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WATCH: Congress Staves Off Logistical Disaster


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The looming railway strike has been averted yet again, this time through government fiat.

The House has passed a bill that forces railways to give workers better paid time off; however, critics are saying that this is a massive blow to the labor movement and labor unions.

Critics say that the government is essentially forcing railway workers not to strike.

While the House has passed the bill, it still needs to make its way to the Senate, at this time it is unclear whether or not the bill will become law.

Joe Biden’s administration has been trying to avert a logistical disaster that would only contribute more to soaring inflation and the supply chain crisis, and, for now, Congress has halted the strike.

Still, the bill could fail to pass, or the railway workers could choose to strike regardless of what happens due to the perceived encroachment on their right to organize strikes and collectively bargain.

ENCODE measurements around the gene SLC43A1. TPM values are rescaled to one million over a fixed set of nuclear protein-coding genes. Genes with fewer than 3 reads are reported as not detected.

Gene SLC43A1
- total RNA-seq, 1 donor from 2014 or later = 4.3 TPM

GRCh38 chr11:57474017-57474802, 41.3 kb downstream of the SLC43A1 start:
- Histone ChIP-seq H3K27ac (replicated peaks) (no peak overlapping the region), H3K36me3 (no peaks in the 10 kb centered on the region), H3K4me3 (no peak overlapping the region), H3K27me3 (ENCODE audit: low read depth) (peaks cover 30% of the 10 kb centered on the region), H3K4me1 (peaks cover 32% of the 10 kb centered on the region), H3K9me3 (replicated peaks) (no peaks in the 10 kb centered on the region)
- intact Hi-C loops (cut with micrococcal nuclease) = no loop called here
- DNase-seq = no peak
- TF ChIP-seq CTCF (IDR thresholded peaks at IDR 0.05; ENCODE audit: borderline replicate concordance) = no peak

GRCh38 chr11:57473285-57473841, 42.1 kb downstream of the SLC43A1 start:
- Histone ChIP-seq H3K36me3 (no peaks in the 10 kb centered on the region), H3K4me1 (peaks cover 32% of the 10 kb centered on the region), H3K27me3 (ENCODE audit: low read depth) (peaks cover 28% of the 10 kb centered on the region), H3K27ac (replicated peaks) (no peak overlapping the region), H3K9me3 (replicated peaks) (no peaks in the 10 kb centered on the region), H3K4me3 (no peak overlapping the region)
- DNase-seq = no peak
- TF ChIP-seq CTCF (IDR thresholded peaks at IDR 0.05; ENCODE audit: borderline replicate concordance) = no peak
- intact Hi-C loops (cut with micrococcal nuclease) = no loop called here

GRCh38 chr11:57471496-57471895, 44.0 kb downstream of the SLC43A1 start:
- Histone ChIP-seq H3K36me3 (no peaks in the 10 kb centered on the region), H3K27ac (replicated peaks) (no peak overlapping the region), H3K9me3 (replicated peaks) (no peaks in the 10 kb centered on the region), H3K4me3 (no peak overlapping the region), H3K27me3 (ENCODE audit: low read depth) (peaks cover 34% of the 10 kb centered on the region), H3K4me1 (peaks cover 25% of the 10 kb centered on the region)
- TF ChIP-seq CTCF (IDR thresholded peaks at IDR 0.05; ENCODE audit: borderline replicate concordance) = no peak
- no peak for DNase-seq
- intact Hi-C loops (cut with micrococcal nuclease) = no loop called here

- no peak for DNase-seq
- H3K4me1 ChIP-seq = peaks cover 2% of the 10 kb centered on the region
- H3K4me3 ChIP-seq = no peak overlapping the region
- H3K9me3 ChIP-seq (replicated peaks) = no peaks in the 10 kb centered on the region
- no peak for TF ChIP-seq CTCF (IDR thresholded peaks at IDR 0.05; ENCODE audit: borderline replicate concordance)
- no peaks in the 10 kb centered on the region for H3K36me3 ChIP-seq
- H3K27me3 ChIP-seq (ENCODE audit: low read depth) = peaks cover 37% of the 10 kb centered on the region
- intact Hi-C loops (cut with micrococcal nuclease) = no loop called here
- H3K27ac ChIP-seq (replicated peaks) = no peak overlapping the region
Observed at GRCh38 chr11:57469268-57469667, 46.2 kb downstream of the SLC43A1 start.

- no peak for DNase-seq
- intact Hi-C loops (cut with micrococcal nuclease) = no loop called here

Here are the latest developments in this ongoing story:

CNBC provided more details:

The House voted 290 to 137 — with 79 Republicans joining 211 Democrats — to pass the legislation, which approves new contracts providing railroad workers with 24% pay increases over five years from 2020 through 2024, immediate payouts averaging $11,000 upon ratification, and an extra paid day off.

Eight Democrats and 129 Republicans voted against the legislation.

In a separate 221 to 207 vote, the House also approved a resolution to provide seven days of paid sick leave in the contract instead of one, which is rail workers’ main disagreement with the current deal. As it stands rail workers don’t have guaranteed paid sick leave.

 

The Epoch Times noted:

The top two Democrats in Congress and one of the top Republicans, after meeting with Biden, said legislation will likely pass that would impose an agreement on rail workers and operators.

“All four of us agreed we got to resolve this rail shut down as quickly as possible and that we would work together on doing it,” Sen. Chuck Schumer (D-N.Y.), the Senate majority leader, told reporters outside the White House in Washington after the meeting.


 

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